Swinging back to the other side of the Möbius band, we find three more values that help us better understand the virtue of Love.
In my diagram, Empathy is on the same level as Faith to make the point that its focus is primarily inward, in distinction from another word it is frequently confused with, compassion, which looks outward. The em- (“in”) of empathy lets us know that we are talking about an individual’s deep understanding of the human experience, of what it’s like to be a human.
Empathy grows by a process of introspective reflection on such universal human experiences as abandonment, loneliness, exclusion, oppression, abuse, deprivation, inadequacy, failure and loss.
It is out of this deep acquaintance with our own human experience that a compassionate concern for another’s wellbeing arises.
A second value of Love, charity is commonly identified with donating our time, energy, and resources to others in need, which is not wrong exactly, but still shifts the focus too quickly from what we can call the “Spirit of Love” that ideally motivates our gifts of assistance, to the specific (and tax-deductible) gifts themselves.
Charity is from the Latin caritas, which derives from the Greek agape, an important word especially in the Christian New Testament referring to the selfless, generous, and universal love of God. In a real sense, charity is not “given” but flows spontaneously from one to another.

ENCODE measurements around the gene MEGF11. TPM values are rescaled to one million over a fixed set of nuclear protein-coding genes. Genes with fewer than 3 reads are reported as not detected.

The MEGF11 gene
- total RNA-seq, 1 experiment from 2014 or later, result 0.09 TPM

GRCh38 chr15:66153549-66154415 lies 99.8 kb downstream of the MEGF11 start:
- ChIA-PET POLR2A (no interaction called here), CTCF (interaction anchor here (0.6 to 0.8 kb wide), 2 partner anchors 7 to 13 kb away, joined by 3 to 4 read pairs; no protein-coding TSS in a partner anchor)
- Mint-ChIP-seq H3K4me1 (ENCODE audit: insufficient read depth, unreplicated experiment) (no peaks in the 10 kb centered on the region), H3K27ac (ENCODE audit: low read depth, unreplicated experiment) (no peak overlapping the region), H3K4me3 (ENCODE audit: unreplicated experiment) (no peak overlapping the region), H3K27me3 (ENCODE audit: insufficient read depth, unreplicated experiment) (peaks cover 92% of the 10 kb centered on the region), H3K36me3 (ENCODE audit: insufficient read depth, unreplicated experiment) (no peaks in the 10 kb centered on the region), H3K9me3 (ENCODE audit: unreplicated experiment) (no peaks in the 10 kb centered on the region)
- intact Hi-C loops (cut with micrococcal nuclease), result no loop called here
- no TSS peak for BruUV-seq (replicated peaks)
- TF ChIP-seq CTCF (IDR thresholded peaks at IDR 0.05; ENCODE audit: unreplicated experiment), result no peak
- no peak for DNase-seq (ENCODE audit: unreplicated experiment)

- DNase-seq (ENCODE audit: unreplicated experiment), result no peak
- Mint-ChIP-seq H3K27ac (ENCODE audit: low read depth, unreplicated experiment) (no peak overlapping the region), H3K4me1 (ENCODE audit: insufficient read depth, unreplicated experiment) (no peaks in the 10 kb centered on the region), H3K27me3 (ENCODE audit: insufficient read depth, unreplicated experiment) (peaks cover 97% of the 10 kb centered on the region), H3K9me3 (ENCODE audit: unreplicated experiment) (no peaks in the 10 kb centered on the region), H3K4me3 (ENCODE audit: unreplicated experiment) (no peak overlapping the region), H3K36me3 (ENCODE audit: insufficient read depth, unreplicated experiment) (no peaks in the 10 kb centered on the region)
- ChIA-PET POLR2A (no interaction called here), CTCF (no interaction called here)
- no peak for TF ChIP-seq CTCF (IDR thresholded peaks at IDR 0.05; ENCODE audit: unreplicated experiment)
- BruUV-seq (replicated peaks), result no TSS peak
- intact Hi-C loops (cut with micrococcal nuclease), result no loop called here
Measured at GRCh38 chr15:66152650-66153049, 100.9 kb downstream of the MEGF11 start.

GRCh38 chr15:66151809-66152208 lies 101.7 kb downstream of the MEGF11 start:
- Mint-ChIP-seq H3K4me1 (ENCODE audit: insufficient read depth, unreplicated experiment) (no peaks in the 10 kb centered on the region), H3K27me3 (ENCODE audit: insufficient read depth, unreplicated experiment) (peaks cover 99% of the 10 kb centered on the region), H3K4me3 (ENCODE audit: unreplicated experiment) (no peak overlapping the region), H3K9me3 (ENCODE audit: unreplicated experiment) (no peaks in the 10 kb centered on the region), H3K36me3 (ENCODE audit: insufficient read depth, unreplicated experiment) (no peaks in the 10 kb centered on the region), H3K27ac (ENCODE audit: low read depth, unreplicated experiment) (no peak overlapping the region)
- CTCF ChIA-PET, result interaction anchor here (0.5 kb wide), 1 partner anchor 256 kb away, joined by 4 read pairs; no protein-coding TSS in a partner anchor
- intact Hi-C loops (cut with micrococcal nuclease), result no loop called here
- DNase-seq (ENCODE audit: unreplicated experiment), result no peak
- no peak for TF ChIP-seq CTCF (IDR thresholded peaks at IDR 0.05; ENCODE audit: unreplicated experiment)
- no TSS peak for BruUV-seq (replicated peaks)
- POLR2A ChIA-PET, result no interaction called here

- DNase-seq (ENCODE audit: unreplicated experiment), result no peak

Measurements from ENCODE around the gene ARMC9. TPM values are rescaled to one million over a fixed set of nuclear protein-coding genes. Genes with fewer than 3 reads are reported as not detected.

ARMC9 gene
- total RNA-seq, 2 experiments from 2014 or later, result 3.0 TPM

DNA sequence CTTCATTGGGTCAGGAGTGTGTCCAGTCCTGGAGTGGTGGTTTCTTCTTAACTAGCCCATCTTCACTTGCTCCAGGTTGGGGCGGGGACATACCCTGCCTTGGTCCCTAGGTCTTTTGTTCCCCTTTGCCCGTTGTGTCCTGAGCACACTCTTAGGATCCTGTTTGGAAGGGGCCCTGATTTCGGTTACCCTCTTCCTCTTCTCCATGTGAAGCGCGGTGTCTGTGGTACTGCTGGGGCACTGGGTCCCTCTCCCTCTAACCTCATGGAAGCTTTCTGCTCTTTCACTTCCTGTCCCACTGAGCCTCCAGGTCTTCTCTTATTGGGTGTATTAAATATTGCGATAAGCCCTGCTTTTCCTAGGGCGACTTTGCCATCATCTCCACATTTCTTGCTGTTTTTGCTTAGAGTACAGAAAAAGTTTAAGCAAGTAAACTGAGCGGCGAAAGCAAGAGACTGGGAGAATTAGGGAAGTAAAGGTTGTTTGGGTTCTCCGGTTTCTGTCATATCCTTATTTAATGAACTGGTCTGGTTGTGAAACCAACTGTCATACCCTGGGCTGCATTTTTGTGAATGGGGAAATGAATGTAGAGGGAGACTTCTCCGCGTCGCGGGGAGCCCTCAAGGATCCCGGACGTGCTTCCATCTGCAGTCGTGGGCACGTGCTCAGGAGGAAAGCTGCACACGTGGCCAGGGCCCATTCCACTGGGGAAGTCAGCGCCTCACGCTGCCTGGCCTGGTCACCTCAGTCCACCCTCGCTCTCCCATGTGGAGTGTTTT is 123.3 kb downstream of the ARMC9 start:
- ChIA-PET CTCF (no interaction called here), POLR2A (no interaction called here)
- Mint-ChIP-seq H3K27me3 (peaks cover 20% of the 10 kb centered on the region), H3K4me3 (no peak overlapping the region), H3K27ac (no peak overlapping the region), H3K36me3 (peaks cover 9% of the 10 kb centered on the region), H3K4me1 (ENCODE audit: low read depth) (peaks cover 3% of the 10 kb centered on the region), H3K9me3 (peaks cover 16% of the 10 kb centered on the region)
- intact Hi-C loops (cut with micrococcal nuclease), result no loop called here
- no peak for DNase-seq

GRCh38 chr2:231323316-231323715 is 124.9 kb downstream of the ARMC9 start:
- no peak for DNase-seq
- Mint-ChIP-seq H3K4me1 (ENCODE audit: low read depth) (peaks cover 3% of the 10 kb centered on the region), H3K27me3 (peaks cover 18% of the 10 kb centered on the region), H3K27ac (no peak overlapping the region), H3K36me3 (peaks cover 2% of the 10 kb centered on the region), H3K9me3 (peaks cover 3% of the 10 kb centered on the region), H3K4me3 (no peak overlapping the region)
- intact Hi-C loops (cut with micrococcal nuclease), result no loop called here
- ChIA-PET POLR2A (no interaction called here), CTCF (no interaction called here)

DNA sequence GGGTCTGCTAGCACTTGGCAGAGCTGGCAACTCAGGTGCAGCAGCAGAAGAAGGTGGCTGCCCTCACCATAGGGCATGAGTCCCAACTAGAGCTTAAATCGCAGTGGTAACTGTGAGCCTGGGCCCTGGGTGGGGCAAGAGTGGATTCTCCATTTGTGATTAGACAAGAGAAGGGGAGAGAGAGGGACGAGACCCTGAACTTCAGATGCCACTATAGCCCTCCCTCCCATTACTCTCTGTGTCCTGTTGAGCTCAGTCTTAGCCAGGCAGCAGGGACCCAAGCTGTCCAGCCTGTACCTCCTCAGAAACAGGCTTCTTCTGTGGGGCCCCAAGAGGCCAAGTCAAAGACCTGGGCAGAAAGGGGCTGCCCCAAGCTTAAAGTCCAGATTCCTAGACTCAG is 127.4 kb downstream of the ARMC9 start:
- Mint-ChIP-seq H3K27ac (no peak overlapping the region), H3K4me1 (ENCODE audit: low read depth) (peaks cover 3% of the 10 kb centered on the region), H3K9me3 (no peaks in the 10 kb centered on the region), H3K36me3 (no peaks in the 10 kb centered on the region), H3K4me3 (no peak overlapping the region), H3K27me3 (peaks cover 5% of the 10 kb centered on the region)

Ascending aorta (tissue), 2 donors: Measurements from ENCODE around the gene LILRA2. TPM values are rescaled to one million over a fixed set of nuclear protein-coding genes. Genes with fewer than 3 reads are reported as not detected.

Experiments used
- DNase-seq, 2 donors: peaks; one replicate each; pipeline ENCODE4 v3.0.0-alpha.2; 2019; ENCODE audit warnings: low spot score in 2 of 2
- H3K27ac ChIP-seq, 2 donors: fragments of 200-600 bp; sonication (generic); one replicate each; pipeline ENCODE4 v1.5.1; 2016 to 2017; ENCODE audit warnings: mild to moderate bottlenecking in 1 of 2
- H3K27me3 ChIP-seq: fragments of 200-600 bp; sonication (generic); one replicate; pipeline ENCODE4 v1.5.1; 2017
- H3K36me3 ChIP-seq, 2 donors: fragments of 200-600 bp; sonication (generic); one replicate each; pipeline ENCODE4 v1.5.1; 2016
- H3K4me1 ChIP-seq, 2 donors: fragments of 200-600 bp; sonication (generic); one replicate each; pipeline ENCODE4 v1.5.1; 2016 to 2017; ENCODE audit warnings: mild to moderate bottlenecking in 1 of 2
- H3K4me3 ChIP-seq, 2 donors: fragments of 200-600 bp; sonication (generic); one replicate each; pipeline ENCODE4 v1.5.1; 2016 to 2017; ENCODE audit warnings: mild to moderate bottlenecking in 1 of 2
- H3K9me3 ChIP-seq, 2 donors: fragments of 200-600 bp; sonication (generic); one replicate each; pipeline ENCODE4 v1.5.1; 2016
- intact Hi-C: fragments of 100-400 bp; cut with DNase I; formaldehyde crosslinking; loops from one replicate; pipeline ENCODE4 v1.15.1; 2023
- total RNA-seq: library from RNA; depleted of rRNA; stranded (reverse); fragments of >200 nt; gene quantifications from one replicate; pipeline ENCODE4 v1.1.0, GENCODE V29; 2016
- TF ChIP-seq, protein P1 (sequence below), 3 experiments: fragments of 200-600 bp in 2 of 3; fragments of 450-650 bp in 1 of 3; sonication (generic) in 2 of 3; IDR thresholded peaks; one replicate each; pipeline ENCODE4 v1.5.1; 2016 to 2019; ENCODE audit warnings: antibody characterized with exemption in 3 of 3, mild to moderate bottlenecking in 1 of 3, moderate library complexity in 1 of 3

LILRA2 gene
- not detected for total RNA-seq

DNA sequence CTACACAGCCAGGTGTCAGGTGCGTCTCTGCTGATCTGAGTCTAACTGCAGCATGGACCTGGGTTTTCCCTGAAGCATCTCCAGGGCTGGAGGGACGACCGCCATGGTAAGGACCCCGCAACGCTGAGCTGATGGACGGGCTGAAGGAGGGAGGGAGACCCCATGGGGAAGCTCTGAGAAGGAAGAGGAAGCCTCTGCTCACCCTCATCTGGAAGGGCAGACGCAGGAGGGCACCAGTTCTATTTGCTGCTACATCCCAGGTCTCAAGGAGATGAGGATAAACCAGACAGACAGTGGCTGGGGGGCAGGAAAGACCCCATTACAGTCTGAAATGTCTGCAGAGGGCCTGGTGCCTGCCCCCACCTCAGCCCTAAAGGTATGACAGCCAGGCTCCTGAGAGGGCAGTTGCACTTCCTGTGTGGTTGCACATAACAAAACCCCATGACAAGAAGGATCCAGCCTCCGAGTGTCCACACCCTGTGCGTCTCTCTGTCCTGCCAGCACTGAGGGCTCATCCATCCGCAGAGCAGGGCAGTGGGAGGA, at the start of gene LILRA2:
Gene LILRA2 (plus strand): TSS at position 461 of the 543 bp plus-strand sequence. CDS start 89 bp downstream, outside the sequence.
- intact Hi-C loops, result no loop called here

Rounding out our contemplation of Love and ultimately bringing us back to trust is fidelity, a value that shares its roots with “faith” (Latin fide). Its position on the Möbius band places fidelity in dynamic opposition with faith. Whereas faith releases to the grounding mystery within as the inner source of Power, fidelity is devotion to the health, growth, and longevity of our relationship with another. It is the outward, and in many ways the highest, demonstration of Love.
The contribution of fidelity to a lasting relationship lies in its commitment to nurturing and protecting the bond of trust rather than attaching itself to the other, or some ideal of the other. Fidelity to the relationship gives room for us and the other to grow in freedom.
As it started, it all comes back to trust.
If we’re going to preach “family values,” let’s take it all the way and put these values into practice!
One thought on “A New Look at Family Values”
Excellent and interesting read! Thanks
Sent from my iPhone